I am a Research Fellow supported by an MRC Career Development Award which I began in September 2013. My research interests concern the role of fetal-placental interactions and their contribution to Fetal Growth Restriction (see projects for further details).
I currently supervise a PhD student with Dr Mark Wareing and Dr Susan Greenwood and am the primary supervisor for MRes projects. I teach as part of MRes courses in Maternal and Fetal Health and Translational Medicine and supervise final year undergraduate Biology and Physiology students (further details available on my teaching link).
Mark Dilworth undertook his PhD in the Faculty of Life Sciences, University of Manchester, focusing on renal physiology and how the transplantation of developing kidneys (metanephroi) may act as a possible intervention in renal failure. This PhD was part funded by a CASE award, which resulted in him spending a substantial period of time with an industrial partner, Intercytex Ltd. This link to industry built upon previous experience at GlaxoSmithKline, Hertfordshire where he spent a year as part of his BSc undergraduate degree. As part of his PhD, Mark also spent time in Aarhus, Denmark under the guidance of Professor Jens Nyengaard where he developed skills in stereological approaches.
Following discussions at a Physiological Society meeting with members of the Maternal and Fetal Health department, University of Manchester, Mark developed an interest in the physiology of pregnancy and eventually moved there as a post-doctoral fellow under the supervision of Professor Colin Sibley. Here, Mark developed a passion for translational research investigating causes and treatments for Fetal Growth Restriction, a major contributor to stillbirth and childhood and adulthood diseases. This work has resulted in him spending time at the University of Alberta, Canada (in the lab of Prof Sandra Davidge) and in him publishing several papers, including one in PNAS (2010) which stoked an interest into the role of fetal nutrient demand and the failure of the placenta to adapt to these fetal signals as a causative factor in FGR. On this topic, he is now managing laboratory projects as part of the MRes (Maternal and Fetal Health) course. He also co-supervises a PhD student and a postdoctoral research associate and fosters collaborations with researchers both here in the UK and overseas.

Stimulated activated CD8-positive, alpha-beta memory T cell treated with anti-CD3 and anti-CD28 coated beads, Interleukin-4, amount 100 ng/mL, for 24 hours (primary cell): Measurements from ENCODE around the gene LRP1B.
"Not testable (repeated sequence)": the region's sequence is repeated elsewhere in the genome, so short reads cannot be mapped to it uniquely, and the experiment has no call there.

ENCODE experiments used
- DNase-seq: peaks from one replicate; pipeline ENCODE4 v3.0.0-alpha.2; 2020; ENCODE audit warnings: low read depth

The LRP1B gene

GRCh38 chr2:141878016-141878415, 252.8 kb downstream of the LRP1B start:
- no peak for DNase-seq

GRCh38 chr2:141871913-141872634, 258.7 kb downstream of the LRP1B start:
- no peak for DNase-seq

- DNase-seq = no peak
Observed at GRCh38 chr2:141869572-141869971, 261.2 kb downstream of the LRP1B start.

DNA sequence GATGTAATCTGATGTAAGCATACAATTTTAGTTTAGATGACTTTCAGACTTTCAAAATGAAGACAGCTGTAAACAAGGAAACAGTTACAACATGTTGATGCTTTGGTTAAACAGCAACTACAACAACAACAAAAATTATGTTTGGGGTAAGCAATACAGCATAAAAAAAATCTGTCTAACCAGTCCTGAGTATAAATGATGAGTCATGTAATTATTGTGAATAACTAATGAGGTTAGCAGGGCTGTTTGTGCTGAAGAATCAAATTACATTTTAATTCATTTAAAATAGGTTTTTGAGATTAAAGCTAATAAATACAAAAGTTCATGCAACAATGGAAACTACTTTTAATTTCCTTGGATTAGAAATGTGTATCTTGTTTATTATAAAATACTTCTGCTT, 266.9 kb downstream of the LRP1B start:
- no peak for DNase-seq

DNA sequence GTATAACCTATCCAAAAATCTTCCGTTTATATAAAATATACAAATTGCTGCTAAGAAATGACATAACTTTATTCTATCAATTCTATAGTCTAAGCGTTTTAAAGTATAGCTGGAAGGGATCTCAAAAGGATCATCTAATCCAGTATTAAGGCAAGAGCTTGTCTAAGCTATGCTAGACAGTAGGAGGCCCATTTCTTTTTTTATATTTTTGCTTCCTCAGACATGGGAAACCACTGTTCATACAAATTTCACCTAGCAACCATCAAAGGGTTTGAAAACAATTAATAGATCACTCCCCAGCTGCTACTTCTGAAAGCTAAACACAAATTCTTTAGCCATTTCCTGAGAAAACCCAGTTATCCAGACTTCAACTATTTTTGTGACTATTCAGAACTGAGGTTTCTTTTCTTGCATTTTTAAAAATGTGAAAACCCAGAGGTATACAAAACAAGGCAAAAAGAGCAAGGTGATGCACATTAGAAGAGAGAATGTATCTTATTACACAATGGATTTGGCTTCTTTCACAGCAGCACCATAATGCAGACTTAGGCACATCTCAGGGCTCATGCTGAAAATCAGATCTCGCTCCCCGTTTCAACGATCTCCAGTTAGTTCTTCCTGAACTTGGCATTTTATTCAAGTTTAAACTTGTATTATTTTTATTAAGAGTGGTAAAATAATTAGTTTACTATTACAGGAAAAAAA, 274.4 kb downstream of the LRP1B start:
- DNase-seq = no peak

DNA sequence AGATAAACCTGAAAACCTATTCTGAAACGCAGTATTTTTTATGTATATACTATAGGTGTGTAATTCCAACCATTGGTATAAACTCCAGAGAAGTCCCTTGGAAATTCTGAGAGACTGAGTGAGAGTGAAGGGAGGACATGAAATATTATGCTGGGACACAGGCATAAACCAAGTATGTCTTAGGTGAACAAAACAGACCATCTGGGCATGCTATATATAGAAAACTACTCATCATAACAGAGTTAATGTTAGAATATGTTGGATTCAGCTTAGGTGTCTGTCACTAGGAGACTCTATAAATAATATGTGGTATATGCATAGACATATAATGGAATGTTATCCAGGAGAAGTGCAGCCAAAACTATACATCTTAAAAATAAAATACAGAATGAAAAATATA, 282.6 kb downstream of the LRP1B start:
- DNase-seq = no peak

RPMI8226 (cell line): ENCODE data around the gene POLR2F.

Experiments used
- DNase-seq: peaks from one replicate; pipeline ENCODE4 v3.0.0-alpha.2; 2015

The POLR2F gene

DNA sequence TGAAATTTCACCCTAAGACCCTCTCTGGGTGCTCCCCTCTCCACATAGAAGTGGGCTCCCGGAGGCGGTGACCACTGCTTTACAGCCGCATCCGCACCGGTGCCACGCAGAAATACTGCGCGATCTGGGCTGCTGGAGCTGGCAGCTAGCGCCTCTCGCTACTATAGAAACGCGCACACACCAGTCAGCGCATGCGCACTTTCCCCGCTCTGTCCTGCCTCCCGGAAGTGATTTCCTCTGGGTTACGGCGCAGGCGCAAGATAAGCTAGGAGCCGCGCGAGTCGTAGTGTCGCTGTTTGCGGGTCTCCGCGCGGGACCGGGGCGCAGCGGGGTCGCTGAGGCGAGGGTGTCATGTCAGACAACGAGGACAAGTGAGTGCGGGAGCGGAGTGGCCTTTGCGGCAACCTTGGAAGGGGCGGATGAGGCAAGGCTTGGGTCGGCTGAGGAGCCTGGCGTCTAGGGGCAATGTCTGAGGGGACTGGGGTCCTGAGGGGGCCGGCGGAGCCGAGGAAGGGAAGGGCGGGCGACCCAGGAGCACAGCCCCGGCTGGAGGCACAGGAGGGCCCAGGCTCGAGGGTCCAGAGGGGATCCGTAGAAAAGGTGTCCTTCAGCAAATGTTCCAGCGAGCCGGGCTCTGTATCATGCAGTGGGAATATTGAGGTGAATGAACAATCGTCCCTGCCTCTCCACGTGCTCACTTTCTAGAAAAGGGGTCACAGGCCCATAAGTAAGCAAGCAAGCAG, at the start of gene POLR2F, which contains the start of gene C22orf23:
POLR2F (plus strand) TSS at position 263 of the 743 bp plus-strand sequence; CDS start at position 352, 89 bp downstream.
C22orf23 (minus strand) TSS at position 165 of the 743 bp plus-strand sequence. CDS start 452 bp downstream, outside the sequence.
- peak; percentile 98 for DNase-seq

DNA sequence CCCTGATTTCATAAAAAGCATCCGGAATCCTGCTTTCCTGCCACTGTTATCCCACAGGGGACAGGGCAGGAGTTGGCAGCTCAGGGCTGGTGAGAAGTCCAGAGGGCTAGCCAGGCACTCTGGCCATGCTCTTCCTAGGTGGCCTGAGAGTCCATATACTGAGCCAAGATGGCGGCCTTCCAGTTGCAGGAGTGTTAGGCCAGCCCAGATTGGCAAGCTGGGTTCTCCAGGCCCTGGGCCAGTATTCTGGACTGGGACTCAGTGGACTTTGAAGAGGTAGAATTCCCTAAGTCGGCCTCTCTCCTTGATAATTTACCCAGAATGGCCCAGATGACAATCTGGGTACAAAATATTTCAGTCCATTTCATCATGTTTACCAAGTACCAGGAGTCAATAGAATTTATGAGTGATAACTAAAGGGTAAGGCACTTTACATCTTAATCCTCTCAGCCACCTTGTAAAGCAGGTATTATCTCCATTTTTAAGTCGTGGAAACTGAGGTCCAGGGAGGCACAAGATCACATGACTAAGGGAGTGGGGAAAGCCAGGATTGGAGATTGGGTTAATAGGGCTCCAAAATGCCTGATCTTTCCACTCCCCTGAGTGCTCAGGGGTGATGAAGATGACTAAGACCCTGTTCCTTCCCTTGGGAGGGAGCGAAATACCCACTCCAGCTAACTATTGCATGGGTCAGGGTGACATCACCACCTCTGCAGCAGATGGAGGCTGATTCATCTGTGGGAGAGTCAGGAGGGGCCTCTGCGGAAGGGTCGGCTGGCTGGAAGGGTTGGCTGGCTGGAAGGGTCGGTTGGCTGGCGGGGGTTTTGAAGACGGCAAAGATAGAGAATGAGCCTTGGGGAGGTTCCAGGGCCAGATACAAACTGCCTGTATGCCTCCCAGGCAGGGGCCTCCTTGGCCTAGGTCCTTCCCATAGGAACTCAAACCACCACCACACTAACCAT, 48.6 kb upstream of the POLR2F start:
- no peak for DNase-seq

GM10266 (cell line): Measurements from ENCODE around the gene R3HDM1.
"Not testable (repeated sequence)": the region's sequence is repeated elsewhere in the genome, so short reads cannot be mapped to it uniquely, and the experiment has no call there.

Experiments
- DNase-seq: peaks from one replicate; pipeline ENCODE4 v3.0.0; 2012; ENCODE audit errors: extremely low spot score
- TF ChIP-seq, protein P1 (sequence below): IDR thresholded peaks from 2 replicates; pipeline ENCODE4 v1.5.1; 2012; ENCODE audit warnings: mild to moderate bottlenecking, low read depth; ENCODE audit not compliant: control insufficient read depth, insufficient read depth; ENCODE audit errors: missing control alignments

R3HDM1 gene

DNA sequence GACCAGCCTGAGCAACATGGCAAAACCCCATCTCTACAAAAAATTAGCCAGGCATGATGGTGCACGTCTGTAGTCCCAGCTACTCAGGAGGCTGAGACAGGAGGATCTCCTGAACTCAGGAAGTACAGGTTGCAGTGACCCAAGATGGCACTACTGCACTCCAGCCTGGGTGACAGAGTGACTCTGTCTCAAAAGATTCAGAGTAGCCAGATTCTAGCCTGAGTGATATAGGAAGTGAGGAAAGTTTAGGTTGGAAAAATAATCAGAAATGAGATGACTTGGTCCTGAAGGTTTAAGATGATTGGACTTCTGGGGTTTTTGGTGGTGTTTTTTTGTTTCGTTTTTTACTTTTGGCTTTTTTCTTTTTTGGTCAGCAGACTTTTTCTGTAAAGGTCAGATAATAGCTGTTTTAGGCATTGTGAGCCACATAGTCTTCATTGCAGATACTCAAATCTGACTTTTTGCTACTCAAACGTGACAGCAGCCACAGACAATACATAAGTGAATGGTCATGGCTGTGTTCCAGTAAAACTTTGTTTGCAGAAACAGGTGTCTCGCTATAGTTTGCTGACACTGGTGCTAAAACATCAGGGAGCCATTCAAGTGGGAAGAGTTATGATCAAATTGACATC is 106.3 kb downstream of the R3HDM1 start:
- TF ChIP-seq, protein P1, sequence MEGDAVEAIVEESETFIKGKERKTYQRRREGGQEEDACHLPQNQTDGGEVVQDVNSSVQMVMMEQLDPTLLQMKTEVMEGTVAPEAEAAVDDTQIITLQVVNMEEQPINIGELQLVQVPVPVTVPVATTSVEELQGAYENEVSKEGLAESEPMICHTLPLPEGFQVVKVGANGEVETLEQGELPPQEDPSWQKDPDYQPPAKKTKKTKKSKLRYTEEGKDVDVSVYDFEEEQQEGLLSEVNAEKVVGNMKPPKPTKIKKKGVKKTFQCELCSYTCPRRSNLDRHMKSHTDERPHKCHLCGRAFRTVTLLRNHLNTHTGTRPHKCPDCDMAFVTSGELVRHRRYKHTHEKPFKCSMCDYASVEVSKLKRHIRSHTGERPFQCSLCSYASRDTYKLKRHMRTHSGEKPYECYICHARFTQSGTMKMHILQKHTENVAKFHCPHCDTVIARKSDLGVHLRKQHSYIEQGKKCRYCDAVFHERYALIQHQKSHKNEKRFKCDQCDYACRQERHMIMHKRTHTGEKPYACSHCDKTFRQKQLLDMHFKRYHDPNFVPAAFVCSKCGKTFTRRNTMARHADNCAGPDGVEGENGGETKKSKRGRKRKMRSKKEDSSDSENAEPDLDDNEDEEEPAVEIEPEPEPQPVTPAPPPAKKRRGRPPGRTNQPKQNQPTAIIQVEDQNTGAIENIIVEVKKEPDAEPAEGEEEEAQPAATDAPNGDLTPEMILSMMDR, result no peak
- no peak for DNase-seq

In 2013, Mark was awarded a prestigious MRC Career Development Award Fellowship which he began in September 2013. The title of his Fellowship is 'Fetal Growth Restriction: A Failure of Placental Adaptation In Response to Fetal Nutrient Demand?' and will fund Mark and a postdoctoral research associate for a 5 year period.
BSc (Hons) Biology with Industrial Experience. University of Manchester, 2003.
PhD Physiology. University of Manchester, 2007.